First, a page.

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Research Spending & Results

Award Detail

Awardee:UNIVERSITY OF ALABAMA AT BIRMINGHAM
Doing Business As Name:University of Alabama at Birmingham
PD/PI:
  • Nitesh Saxena
  • (205) 975-3432
  • saxena@uab.edu
Award Date:05/11/2021
Estimated Total Award Amount: $ 499,934
Funds Obligated to Date: $ 499,934
  • FY 2021=$499,934
Start Date:08/15/2021
End Date:07/31/2024
Transaction Type:Grant
Agency:NSF
Awarding Agency Code:4900
Funding Agency Code:4900
CFDA Number:47.070
Primary Program Source:040100 NSF RESEARCH & RELATED ACTIVIT
Award Title or Description:CICI: UCSS: Towards Secure and Usable Push Notification Authentication for Collaborative Scientific Infrastructures
Federal Award ID Number:2115107
DUNS ID:063690705
Parent DUNS ID:808245794
Program:Cybersecurity Innovation
Program Officer:
  • Robert Beverly
  • (703) 292-7068
  • rbeverly@nsf.gov

Awardee Location

Street:AB 1170
City:Birmingham
State:AL
ZIP:35294-0001
County:Birmingham
Country:US
Awardee Cong. District:07

Primary Place of Performance

Organization Name:University of Alabama at Birmingham
Street:1300 University Blvd.
City:Birmingham
State:AL
ZIP:35294-0001
County:Birmingham
Country:US
Cong. District:07

Abstract at Time of Award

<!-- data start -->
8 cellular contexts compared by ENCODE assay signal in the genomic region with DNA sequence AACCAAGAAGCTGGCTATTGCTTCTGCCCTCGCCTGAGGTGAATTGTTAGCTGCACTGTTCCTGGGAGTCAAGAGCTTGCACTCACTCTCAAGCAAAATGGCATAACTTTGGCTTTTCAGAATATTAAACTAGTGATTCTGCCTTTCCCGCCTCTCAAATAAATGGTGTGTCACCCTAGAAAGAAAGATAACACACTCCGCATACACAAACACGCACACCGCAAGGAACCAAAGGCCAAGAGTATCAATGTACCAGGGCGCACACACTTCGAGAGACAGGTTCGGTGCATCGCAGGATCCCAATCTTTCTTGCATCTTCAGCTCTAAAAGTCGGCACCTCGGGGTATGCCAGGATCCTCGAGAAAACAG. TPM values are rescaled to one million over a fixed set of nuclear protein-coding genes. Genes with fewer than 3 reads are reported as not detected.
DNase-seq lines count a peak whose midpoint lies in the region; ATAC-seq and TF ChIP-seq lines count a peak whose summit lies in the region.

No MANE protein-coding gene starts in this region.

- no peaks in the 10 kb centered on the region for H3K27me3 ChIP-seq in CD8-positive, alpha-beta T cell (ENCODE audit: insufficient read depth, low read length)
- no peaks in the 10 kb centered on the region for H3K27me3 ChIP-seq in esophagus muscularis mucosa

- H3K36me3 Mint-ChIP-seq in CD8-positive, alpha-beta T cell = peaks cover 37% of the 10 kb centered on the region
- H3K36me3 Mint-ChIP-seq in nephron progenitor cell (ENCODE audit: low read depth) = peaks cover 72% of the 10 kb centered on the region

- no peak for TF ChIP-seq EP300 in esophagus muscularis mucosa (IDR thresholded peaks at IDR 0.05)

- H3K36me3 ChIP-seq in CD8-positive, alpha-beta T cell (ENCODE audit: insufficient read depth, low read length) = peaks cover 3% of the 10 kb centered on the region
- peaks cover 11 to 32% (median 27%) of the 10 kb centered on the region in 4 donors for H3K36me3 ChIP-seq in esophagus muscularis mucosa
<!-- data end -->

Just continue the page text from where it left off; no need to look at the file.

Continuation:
Second factor (2FA) or passwordless authentication based on notifications pushed to a user's personal device (e.g., a phone) that the user can simply approve (or deny) has become widely popular due to its convenience, especially to protect scientific resources at Universities and similar organizations. This project is studying the premise that the effortlessness of this approach gives rise to a fundamental design vulnerability arising from concurrent login sessions (one initiated by the user and the other initiated by the attacker), and then redesigning push-based authentication systems that can counter the identified vulnerability without degrading the overall usability of the approach. The proposed new design attempts to address the concurrent login attacks by establishing a unique binding between the user’s browser session and the push notification. The research consists of three inter-related activities: (1) formalization and study of a fundamental vulnerability against standard push notification authentication schemes; (2) design and implementation of low-effort push-based authentication schemes that can defeat the identified vulnerability without undermining the usability; and (3) formal studies of the proposed new push-based authentication schemes, conducted in lab settings and field environments. The developed resilient push authentication system designs are expected to offer an improved level of protection, accessibility and usability to everyday users in scientific and collaborative settings. The research prototypes are expected to be of broader value in future research on building resilient and usable authentication services in practice. The project is emphasizing technology transfer by working with major players in the push-based authentication domain. The proposed research is being integrated with educational activities in the form of advanced curriculum development and student mentoring in the broad domains of Authentication and Human-Computer Interaction, and the involvement of high school and K-12 students and minority populations are broadening the reach of the project. This award reflects NSF's statutory mission and has been deemed worthy of support through evaluation using the Foundation's intellectual merit and broader impacts review criteria.

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